NEWS arrow Sir Fred Will Not Give Up £16.6m Pension Pot

Sir Fred Will Not Give Up £16.6m Pension Pot

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Former RBS boss Sir Fred Goodwin says he will not forego his £693,000-a-year pension despite ministerial pressure to give it up.

Sir Fred has written to the Government to say he will not be handing back his £16.6m pension pot.

The Prime Minister Gordon Brown and the Chancellor Alistair Darling have both called on the former bank chief executive to forego some of the money.

And Mr Brown also said that legal action would be taken if necesarry to claw some of the money back.

In his letter to City Minister Lord Myners, Sir Fred wrote: "I am told the topic of my pension was specifically raised with you by both the Chairman of the Group renumeration committee, and the Group Chairman, and you indicated that you were aware of my entitlement and that no further 'gestures' were required."

But it later emerged Lord Myners has already replied to Sir Fred, disputing the banker's claim that he knew the details of his pension arrangements when they were agreed.

Click here to read the reply in full

The Government maintains it only discovered the size of Sir Fred's £16.6m pension pot last week.

Speaking during a visit to Suffolk, Mr Brown said: "I am determined that we pursue, if necessary by legal action, cases where too much money has been taken out in cases where there is less justification that has been claimed for remuneration."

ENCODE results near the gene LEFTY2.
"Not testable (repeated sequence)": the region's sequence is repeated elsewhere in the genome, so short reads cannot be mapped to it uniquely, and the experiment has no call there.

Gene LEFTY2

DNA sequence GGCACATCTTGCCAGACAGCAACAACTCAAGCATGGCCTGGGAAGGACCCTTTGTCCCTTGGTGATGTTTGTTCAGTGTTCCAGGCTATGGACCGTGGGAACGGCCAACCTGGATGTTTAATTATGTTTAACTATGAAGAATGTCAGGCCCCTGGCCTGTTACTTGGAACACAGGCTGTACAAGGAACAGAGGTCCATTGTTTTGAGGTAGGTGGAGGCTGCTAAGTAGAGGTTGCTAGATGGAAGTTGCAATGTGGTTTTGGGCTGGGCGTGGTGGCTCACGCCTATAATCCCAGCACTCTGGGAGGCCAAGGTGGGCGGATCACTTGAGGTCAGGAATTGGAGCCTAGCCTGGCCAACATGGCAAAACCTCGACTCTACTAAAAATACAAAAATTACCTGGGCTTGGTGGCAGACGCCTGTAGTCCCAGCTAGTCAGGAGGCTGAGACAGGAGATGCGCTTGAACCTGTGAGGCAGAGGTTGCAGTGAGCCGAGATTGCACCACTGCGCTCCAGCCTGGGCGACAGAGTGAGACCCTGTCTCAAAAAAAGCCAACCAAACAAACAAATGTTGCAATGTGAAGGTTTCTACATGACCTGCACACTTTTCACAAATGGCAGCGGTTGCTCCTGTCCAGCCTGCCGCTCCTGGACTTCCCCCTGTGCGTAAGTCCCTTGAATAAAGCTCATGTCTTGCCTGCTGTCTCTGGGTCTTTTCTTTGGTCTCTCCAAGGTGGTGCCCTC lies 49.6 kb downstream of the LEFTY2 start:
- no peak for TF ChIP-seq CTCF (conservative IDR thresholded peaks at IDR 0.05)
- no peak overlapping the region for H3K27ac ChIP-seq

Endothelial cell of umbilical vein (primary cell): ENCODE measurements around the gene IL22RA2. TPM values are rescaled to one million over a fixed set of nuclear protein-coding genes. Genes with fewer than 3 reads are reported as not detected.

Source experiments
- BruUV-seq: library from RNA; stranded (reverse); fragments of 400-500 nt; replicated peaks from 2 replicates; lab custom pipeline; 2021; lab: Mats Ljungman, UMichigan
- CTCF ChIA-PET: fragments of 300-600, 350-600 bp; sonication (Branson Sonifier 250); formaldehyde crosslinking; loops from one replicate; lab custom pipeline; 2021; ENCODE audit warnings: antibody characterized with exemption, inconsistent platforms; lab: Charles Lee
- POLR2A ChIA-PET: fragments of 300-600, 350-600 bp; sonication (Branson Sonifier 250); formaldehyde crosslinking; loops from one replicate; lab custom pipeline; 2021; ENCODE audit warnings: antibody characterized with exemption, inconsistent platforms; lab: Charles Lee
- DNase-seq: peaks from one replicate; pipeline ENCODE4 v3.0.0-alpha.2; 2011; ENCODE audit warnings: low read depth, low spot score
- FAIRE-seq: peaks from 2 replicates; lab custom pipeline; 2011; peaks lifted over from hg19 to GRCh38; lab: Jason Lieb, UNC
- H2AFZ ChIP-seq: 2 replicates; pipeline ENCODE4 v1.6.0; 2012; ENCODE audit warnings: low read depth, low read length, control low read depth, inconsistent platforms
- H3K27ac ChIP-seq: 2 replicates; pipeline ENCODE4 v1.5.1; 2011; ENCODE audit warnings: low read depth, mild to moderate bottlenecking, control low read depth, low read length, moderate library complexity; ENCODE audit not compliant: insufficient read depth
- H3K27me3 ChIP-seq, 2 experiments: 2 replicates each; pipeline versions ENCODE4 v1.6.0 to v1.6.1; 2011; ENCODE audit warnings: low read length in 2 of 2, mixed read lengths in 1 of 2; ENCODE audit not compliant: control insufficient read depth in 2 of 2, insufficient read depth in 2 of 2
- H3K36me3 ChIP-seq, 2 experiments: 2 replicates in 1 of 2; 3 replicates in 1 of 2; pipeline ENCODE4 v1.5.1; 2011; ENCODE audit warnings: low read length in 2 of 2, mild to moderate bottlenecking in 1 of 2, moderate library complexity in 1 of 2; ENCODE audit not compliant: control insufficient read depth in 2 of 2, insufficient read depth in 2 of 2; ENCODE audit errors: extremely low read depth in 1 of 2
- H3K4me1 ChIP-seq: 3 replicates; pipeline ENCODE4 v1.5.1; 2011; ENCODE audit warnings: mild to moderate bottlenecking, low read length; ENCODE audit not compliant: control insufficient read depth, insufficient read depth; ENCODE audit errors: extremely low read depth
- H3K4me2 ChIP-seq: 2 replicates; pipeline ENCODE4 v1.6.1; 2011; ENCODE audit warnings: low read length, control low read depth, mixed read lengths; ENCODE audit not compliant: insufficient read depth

He added: "Failure should not be rewarded. Practices are coming to light which have got to be dealt with."

Mr Darling said ministers had not realised that a decision by the bank's former board to allow Sir Fred to take early retirement had increased his pension entitlement and might have been a "discretionary choice".

He told MPs that UK Financial Investments - the body which manages taxpayers' shareholdings in the part-nationalised banks - has been asked to look into getting back some of the pension deal.

Shadow chancellor George Osborne said: "Whichever way one looks at it, this obscene pension is unacceptable and the Government is on the hook."

The bank's ex-chief executive was known as 'Fred the Shred' for his ruthless cost-cutting.

He is widely seen as the architect of RBS's disastrous strategy of corporate acquisitions, which led to its downfall.

Talking about the future of the bank, RBS chief executive Stephen Hester said "nationalisation would be a distraction".

He told Sky News' Jeff Randall: "It would be a waste of additional taxpayers' money that can be used better elsewhere, but our job is to rebuild the bank whoever owns it."

He said that since joining RBS he had seen "in technicolour what you only see in black and white on the outside".

"But there's not some hidden black hole," he said. He added that the trend in losses would be "pretty grim for a while, reflecting the economic conditions".

Mr Hester said taxpayers had a "good shot" at getting their money back but admitted it "could easily be five years".

Former Deputy Prime Minister John Prescott this evening released a straw poll of 3,710 people which found 98.5% of them thought Sir Fred should not receive his full

Sky News article

Last Updated Sunday, 05 June 2011


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